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Shuguang Wang
,
Adam H. Sobel
,
Fuqing Zhang
,
Y. Qiang Sun
,
Ying Yue
, and
Lei Zhou

Abstract

This study investigates the October and November MJO events observed during the Cooperative Indian Ocean Experiment on Intraseasonal Variability in the Year 2011 (CINDY)/Dynamics of the MJO (DYNAMO) field campaign through cloud-permitting numerical simulations. The simulations are compared to multiple observational datasets. The control simulation at 9-km horizontal grid spacing captures the slow eastward progression of both the October and November MJO events in surface precipitation, outgoing longwave radiation, zonal wind, humidity, and large-scale vertical motion. The vertical motion shows weak ascent in the leading edge of the MJO envelope, followed by deep ascent during the peak precipitation stage and trailed by a broad second baroclinic mode structure with ascent in the upper troposphere and descent in the lower troposphere. Both the simulation and the observations also show slow northward propagation components and tropical cyclone–like vortices after the passage of the MJO active phase. Comparison with synthesized observations from the northern sounding array shows that the model simulates the passage of the two MJO events over the sounding array region well. Sensitivity experiments to SST indicate that daily SST plays an important role for the November MJO event, but much less so for the October event.

Analysis of the moist static energy (MSE) budget shows that both advection and diabatic processes (i.e., surface fluxes and radiation) contribute to the development of the positive MSE anomaly in the active phase, but their contributions differ by how much they lead the precipitation peak. In comparison to the observational datasets used here, the model simulation may have a stronger surface flux feedback and a weaker radiative feedback. The normalized gross moist stability in the simulations shows an increase from near-zero values to ~0.8 during the active phase, similar to what is found in the observational datasets.

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Xiaodong Tang
,
Zhe-Min Tan
,
Juan Fang
,
Y. Qiang Sun
, and
Fuqing Zhang

Abstract

The sensitivity of the secondary eyewall formation (SEF) of Hurricane Edouard (2014) to the diurnal solar insolation cycle is examined with convection-permitting simulations. A control run with a real diurnal radiation cycle and a sensitivity experiment without solar insolation are conducted. In the control run, there is an area of relatively weak convection between the outer rainbands and the primary eyewall, that is, a moat region. This area is highly sensitive to solar shortwave radiative heating, mostly in the mid- to upper levels in the daytime, which leads to a net stabilization effect and suppresses convective development. Moreover, the heated surface air weakens the wind-induced surface heat exchange (WISHE) feedback between the surface fluxes (that promote convection) and convective heating (that feeds into the secondary circulation and then the tangential wind). Consequently, a typical SEF with a clear moat follows. In the sensitivity experiment, in contrast, net radiative cooling leads to persistent active inner rainbands between the primary eyewall and outer rainbands, and these, along with the absence of the rapid filamentation zone, are detrimental to moat formation and thus to SEF. Sawyer–Eliassen diagnoses further suggest that the radiation-induced difference in diabatic heating is more important than the vortex wind structure for moat formation and SEF. These results suggest that the SEF is highly sensitive to solar insolation.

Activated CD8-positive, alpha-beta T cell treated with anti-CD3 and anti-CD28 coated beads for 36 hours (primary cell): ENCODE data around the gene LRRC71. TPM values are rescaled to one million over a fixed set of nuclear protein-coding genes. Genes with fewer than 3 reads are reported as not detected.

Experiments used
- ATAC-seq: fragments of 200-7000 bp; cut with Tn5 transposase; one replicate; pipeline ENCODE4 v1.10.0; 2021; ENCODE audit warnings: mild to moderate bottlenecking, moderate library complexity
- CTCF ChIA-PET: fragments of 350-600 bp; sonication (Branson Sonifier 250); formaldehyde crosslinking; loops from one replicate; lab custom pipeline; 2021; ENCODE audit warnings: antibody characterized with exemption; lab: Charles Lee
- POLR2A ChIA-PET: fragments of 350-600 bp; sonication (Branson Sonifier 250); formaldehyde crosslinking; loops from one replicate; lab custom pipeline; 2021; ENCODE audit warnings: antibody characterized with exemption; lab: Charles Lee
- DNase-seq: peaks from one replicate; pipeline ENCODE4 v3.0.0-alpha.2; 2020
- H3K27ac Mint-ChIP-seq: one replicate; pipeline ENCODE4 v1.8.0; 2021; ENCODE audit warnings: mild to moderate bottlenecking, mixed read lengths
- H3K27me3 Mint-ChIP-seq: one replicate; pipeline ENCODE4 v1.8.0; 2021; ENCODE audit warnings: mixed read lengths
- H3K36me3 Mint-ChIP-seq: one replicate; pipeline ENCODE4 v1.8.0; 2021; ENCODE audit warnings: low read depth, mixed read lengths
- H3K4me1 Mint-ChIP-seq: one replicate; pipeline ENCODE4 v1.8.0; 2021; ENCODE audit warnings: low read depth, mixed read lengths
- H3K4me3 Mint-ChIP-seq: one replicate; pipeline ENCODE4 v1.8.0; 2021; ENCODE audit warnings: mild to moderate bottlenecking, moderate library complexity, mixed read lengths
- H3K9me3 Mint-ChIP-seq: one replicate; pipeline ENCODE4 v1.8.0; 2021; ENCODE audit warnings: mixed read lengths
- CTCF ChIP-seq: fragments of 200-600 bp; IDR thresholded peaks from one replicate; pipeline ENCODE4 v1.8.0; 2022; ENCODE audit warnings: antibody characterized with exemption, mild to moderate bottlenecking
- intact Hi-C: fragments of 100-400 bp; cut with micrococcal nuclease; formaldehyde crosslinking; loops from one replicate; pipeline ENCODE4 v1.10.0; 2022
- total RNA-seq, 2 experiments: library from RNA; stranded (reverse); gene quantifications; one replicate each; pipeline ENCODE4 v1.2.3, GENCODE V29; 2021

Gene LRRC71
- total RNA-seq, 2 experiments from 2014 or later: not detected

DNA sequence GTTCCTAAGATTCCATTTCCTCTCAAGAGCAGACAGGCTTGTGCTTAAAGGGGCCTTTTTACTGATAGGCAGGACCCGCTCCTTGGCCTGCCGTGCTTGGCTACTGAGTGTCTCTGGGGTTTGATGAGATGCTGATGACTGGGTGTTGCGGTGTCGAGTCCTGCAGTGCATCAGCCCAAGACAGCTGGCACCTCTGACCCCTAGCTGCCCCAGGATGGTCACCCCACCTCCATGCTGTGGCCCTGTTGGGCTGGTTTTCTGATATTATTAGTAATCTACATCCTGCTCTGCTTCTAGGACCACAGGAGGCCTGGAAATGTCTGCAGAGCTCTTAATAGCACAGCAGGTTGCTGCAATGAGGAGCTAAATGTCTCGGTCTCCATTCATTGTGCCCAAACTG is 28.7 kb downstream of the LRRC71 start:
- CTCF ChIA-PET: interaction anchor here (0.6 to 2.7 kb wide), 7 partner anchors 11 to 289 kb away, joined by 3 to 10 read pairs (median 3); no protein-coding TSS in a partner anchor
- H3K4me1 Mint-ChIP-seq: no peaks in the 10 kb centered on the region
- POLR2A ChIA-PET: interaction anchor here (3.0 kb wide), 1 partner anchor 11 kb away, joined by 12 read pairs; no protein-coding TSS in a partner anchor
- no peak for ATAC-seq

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Junhong Wei
,
Fuqing Zhang
,
Jadwiga H. Richter
,
M. Joan Alexander
, and
Y. Qiang Sun

Abstract